In 1977 I graduated high school and joined the US Navy. This was somewhere near the first third of my lifetime as a Chicago Cubs fan. Another thing that happened that year was the arrival of a young man named Andre Dawson in Montreal. He won the Rookie of the Year Award playing center field. He went on, while I was sailing around the Pacific, to win eight Gold Glove awards in a row and to be runner up for the League MVP in 1981 and 1983. None of this really mattered to me — I was a Cubs fan, and we had our own stars, and our own problems. Dawson spent all of his early years playing in Montreal, where the field was artificial turf. The amount of running, diving, and overall hustle required in center field took a toll. His knees were suffering, and he had to move to a team with real turf, or chance permanent damage, or early retirement.
In 1987, Dawson left Montreal and signed a crazy, “blank” contract with the Chicago Cubs. He just asked them to pay what they thought he was worth, and to take a chance on him. The timing was right, because their budget was tight, so they did, and the offer was $500 thousand. It was a big cut from what he’d made in Montreal, but it meant he could continue to play, and to do so on natural turf that would not be so hard on his knees. It was a chance to prove he was still able to play. He also slid over to right field with a bit less territory to cover.
That first year with the Cubs, Andre Dawson gave me my only reason to smile. The team came in dead last, but despite that, he hit 49 home runs to lead the league, drove in an awesome 137 runs, hit .287 and won another Gold Glove. He was named the National League MVP despite the team’s poor finish. In 1987 — as a Cubs fan — that was what I had.
Dawson won the Gold Glove again in 1988, as well as adding his fourth Silver Slugger from the previous season. He played for the Boston Red Sox, and Florida Marlins before retiring, and was inducted into the Hall of Fame in 2010.
But here’s what’s amazing. That first year with the Cubs, when he signed that blank contract that paid him $500,000, there were three incentives included. He was to receive another $250 thousand if he managed to make the All-Star Team, start in the All-Star Game, and — even less likely — if he was to be named League MVP. This is a guy with bad knees that no one knew what to expect from, playing on a last-place team. Dawson did all three.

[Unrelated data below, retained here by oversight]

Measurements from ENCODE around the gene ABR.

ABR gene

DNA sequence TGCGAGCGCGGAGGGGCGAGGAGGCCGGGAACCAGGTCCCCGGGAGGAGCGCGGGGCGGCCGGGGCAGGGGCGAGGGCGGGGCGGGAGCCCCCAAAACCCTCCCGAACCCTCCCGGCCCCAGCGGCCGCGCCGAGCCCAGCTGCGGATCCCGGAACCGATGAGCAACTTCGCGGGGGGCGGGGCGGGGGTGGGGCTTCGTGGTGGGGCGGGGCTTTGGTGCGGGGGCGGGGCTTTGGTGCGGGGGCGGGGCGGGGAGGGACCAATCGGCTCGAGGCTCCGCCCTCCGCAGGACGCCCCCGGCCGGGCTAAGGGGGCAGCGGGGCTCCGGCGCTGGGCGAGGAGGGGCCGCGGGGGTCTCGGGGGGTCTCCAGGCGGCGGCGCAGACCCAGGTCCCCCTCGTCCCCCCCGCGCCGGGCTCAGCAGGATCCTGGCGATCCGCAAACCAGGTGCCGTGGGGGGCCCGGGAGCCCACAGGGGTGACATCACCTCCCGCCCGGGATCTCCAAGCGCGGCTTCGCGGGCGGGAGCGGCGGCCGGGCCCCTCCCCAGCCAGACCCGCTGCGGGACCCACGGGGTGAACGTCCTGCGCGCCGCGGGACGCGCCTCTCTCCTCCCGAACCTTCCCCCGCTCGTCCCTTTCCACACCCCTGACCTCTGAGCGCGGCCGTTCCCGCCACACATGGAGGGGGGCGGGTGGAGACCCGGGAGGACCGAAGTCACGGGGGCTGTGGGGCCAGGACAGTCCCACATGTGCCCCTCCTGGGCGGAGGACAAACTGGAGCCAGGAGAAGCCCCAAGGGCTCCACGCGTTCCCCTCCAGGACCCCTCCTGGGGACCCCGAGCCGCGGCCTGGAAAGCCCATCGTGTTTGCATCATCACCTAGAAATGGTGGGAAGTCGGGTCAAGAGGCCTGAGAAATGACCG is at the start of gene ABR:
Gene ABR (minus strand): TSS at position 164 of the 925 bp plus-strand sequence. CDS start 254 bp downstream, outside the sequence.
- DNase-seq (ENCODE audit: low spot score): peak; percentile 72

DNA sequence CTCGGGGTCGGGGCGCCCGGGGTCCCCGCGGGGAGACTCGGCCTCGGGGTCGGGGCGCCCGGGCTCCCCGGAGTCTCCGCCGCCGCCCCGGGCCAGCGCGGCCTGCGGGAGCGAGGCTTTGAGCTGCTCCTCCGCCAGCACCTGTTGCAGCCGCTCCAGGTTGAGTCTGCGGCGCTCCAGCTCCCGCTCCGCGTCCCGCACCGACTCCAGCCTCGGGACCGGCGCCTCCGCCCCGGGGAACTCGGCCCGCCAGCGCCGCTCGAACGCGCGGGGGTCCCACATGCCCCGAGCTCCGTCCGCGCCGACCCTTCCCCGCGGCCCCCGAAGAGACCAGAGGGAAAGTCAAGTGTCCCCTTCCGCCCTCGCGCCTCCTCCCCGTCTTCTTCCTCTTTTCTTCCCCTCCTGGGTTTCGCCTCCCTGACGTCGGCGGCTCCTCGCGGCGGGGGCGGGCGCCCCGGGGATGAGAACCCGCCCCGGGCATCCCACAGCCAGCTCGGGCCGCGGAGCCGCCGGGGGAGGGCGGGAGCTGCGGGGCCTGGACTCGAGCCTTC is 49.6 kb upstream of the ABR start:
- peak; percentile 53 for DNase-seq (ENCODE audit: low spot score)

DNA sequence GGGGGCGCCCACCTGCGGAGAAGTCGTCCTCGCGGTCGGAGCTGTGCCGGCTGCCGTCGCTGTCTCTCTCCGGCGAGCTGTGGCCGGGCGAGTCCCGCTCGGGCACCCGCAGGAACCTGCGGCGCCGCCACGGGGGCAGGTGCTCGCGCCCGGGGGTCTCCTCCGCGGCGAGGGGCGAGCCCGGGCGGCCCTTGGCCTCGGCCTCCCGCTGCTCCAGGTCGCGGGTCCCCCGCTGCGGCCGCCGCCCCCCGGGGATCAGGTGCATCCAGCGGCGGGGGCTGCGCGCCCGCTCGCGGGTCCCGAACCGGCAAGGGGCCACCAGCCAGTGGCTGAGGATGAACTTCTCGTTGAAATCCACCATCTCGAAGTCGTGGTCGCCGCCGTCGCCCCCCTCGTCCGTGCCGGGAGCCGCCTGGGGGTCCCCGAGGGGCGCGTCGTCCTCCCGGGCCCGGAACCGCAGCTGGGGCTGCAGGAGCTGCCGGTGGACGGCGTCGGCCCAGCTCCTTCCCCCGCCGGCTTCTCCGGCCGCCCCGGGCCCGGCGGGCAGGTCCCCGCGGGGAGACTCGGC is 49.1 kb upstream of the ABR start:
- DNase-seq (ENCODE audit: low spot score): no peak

Those of you out there laughing at people like Bartolo Colon adding incentives for winning the Cy Young Award to their contract might do well to remember Andre Dawson. A lot of people thought he was done, that his knees were shot and his career was over. Baseball is an amazing sport, played by amazing athletes. One of the best parts is that you can never really predict how things will turn out. Big respect to Andre who will be honored with the Scout’s Dream Award for Outstanding Achievement in Baseball History, which will be presented by another Hall of Famer, Cubs pitcher Fergie Jenkins.
Ryne Sandberg, another Hall of Famer who played with Dawson, said, “There isn’t a player in baseball history who worked harder, suffered more or did it better than Andre Dawson. He’s the best I’ve ever seen. I watched him win an MVP for a last-place team in 1987, and it was the most unbelievable thing I’ve ever seen in baseball.” Mr. Sandberg might well be the best many have ever seen himself, but that’s some serious praise.
I’ve watched a lot of baseball and I don’t know that it was the most amazing thing that I have ever seen, but man was it fun. So this is a thank you to a great ball player, Andre Dawson, for giving me that reason I look for every year to smile when I think of the Chicago Cubs. Congratulations on your award. It is well earned.